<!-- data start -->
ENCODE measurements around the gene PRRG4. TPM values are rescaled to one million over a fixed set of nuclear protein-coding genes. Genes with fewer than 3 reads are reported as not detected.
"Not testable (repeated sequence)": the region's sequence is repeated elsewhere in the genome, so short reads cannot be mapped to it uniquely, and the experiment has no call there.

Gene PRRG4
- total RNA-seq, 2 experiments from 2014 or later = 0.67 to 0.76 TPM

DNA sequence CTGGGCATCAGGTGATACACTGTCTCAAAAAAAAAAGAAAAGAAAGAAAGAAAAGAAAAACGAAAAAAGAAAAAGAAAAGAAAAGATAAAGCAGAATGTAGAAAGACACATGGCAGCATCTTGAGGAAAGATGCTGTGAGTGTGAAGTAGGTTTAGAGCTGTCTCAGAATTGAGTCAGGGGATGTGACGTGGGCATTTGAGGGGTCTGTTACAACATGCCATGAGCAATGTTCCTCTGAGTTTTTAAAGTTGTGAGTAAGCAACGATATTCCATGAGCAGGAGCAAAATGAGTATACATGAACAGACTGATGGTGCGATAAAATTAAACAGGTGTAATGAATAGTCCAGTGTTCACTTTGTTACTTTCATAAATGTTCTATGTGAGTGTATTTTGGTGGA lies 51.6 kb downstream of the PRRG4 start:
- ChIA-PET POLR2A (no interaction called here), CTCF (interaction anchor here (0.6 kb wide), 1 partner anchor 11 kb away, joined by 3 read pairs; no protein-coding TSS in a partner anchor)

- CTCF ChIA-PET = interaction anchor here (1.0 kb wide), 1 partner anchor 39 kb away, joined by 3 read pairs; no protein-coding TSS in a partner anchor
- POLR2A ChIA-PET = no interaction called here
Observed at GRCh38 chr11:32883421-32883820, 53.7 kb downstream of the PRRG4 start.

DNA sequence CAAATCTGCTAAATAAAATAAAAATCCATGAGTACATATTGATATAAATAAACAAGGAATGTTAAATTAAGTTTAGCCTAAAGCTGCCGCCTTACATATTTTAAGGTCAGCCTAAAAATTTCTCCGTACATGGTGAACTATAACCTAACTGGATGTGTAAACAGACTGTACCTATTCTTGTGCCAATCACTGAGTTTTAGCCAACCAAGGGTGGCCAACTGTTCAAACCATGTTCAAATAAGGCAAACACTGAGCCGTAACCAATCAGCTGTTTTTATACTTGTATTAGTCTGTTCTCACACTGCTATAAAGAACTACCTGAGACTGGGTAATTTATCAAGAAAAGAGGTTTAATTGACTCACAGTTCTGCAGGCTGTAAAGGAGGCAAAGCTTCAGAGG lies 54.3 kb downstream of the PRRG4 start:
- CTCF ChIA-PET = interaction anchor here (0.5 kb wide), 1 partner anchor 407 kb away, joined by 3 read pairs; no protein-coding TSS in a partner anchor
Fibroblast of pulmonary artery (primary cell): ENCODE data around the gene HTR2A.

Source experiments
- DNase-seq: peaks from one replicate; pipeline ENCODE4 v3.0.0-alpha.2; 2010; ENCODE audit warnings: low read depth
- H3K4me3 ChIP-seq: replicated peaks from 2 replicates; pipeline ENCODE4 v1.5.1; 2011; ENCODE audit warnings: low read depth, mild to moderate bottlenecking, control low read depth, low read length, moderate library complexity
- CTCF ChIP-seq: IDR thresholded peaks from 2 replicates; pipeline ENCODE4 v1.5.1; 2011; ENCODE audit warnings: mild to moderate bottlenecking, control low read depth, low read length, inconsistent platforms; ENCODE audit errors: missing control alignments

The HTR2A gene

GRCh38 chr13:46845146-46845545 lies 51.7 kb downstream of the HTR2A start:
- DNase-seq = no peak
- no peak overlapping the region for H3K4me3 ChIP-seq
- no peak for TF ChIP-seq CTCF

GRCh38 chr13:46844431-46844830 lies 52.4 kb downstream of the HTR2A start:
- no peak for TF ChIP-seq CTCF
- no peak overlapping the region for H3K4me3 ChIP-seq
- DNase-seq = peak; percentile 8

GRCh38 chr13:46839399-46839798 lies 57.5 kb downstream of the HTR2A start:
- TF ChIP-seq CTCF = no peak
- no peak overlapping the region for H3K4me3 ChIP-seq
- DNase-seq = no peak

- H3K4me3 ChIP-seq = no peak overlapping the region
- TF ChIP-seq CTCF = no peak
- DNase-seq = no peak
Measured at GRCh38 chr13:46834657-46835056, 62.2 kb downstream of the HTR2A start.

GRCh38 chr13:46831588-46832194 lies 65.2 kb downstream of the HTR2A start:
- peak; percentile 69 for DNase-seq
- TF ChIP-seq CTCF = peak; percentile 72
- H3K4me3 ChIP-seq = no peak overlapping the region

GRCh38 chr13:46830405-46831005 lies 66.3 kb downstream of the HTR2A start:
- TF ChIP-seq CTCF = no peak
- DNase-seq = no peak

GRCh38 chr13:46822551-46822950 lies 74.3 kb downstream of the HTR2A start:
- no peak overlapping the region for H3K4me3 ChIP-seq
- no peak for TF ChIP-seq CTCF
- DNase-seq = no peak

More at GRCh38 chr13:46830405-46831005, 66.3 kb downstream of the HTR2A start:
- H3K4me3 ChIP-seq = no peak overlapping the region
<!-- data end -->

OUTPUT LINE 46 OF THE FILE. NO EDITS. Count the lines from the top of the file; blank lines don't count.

- H3K4me3 ChIP-seq = no peak overlapping the region